Publications by authors named "Mateja Rok Simon"

2 Publications

  • Page 1 of 1

Trends of Hospitalization for Acute Alcohol Intoxication in Slovenian Children and Adolescents with and without Dual Disorder. Implications for a Correct Intervention.

J Clin Med 2020 Jul 6;9(7). Epub 2020 Jul 6.

Association for the Application of Neuroscientific Knowledge to Social Aims (AU-CNS), 55045 Pietrasanta, Italy.

Background: Binge drinking and other forms of ethanol abuse are, when present, a serious problem in preteens and adolescents worldwide.

Aim: The present study has analyzed the trend in alcohol-related intoxications requiring the hospitalization of children, adolescents and young adults aged less than 21 years in Slovenia in the 1999-2018 period.

Methods: We performed a retrospective study on patients discharged after hospitalizations due to mental and behavioral disorders due to acute alcohol intoxication (MBDAAI) or hospitalizations due to the toxic effects of alcohol (TEA We considered three groups: children (aged 10-14), adolescents (aged 15-19) and young adults (20-21 years old). Hospitalization rates and time trends were analyzed using joinpoint regression to obtain the annually calculated age- and sex-specific rates and the annual percentage of change (APC).

Results: Considering a total of 2912 MBDAAI-hospitalizations, 15-19-year-old subjects showed a significantly higher hospitalization rate compared to the immediately younger and older age groups and a significant increase in hospitalization rates in the period 1999-2011, followed by a significant decrease. Considering 1143 TEA-hospitalizations, we observed a continuous decrease in the hospitalization rates for children and young adults and, conversely, a continuous even if less than significant increase for adolescents aged 15-19.

Conclusions: Alcohol consumption in Slovenian children and adolescents is a highly important health concern. Special attention to public health problem of severe alcohol abuse requiring hospitalization in children and adolescents is needed, especially with possible crisis of SARS-CoV-2/Covid-19 situation.
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July 2020

The influence of parental education and other socio-economic factors on child car seat use.

Zdr Varst 2017 Mar 6;56(1):55-64. Epub 2016 Nov 6.

Institute of Occupational Safety, Chengdujska c. 25, 1260 Ljubljana-Polje, Slovenia.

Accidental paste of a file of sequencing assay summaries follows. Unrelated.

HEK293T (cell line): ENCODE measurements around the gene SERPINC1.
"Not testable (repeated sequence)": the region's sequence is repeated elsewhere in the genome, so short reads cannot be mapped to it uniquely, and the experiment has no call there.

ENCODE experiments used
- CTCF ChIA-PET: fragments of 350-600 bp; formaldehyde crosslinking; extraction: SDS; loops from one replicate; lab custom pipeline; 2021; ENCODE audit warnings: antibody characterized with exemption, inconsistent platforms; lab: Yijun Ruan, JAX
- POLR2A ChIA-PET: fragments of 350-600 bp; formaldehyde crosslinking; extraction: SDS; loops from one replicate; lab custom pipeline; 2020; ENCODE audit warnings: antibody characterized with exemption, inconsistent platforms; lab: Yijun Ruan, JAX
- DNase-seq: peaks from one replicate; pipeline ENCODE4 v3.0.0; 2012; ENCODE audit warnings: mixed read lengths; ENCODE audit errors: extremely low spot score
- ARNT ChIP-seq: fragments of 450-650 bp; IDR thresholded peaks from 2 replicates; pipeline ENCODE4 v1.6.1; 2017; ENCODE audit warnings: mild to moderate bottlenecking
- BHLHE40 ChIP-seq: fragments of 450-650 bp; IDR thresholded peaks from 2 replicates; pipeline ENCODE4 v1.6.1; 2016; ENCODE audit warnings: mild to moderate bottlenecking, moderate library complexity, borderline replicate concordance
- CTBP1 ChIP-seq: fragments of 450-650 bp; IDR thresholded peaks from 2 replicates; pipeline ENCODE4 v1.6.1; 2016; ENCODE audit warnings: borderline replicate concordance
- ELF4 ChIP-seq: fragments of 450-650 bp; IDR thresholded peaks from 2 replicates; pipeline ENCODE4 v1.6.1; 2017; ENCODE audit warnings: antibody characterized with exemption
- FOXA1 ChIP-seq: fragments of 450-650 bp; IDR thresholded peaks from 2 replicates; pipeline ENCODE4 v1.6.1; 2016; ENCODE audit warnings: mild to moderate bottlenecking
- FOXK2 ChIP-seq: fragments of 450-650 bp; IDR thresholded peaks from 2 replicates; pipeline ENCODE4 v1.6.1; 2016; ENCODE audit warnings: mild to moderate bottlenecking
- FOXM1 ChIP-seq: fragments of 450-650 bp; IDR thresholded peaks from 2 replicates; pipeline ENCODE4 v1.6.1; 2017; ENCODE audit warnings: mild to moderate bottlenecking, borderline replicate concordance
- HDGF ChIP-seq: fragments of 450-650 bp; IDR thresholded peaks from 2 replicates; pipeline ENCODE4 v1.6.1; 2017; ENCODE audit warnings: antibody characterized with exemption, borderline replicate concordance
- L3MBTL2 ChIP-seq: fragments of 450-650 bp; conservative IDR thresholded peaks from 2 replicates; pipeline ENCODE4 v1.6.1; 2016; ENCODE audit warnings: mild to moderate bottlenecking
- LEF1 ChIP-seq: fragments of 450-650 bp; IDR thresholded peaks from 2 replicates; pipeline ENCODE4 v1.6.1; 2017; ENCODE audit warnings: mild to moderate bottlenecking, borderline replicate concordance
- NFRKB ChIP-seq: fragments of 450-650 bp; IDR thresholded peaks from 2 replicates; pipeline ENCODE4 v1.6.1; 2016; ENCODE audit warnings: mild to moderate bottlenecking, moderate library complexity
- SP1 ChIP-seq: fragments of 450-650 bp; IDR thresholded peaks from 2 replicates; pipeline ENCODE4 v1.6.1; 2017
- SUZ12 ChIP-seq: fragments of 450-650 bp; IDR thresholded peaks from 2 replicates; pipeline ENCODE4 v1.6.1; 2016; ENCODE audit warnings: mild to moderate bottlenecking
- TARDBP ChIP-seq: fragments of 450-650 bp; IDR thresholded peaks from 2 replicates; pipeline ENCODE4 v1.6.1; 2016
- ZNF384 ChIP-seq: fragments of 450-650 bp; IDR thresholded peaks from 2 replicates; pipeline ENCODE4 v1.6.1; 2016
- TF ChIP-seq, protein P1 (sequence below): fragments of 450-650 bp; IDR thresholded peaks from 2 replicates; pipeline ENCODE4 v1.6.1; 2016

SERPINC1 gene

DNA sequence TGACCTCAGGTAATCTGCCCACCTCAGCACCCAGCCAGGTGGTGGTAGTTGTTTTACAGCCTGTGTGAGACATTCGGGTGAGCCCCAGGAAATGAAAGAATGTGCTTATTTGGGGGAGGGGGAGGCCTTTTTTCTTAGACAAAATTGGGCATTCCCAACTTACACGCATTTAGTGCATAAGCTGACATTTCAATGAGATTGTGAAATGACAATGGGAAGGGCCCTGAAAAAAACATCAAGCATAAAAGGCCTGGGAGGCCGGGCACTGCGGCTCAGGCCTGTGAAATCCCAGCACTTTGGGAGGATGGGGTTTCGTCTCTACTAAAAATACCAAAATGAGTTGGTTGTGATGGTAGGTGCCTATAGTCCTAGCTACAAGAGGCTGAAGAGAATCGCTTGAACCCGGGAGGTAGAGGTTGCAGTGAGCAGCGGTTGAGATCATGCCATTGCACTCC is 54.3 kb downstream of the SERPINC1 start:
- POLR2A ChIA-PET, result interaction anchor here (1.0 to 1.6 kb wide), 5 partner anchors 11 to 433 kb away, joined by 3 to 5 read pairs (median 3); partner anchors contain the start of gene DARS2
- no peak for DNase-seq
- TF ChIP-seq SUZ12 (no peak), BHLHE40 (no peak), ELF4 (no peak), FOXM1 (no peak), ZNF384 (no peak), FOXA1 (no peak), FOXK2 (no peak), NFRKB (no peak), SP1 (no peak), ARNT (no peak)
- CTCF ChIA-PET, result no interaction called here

Introduction: The behaviour of parents in ensuring car passenger safety for their children is associated with socio-economic (SE) status of the family; however, the influence of parental education has rarely been researched and the findings are contradictory. The aim of the study was to clarify whether parental education influences the use of a child car seat during short rides.

Methods: A cross-sectional survey was carried out in outpatient clinics for children's healthcare across Slovenia. 904 parents of 3-year-old children participated in the study; the response rate was 95.9%. A self-administered questionnaire was used. A binary multiple logistic regression was applied to assess the association between parental unsafe behaviour as dependent variable, and education and other SE factors as independent variables.

Results: 14.6% of parents did not use a child car seat during short rides. Families where mother had low or college education had higher odds of the non-use of a child car seat than families where mother had a university education. Single-parent families and those who lived in areas with low or medium SE status also had higher odds of the non-use of a child car seat.

Conclusions: Low educational attainment influences parents' behaviour regarding the non-use of a child car seat. Low parental education is not the only risk factor since some highly educated parents also have high odds of unsafe behaviour. All parents should therefore be included in individually tailored safety counselling programmes. SE inequalities could be further reduced with provision of free child car seats for eligible families.
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March 2017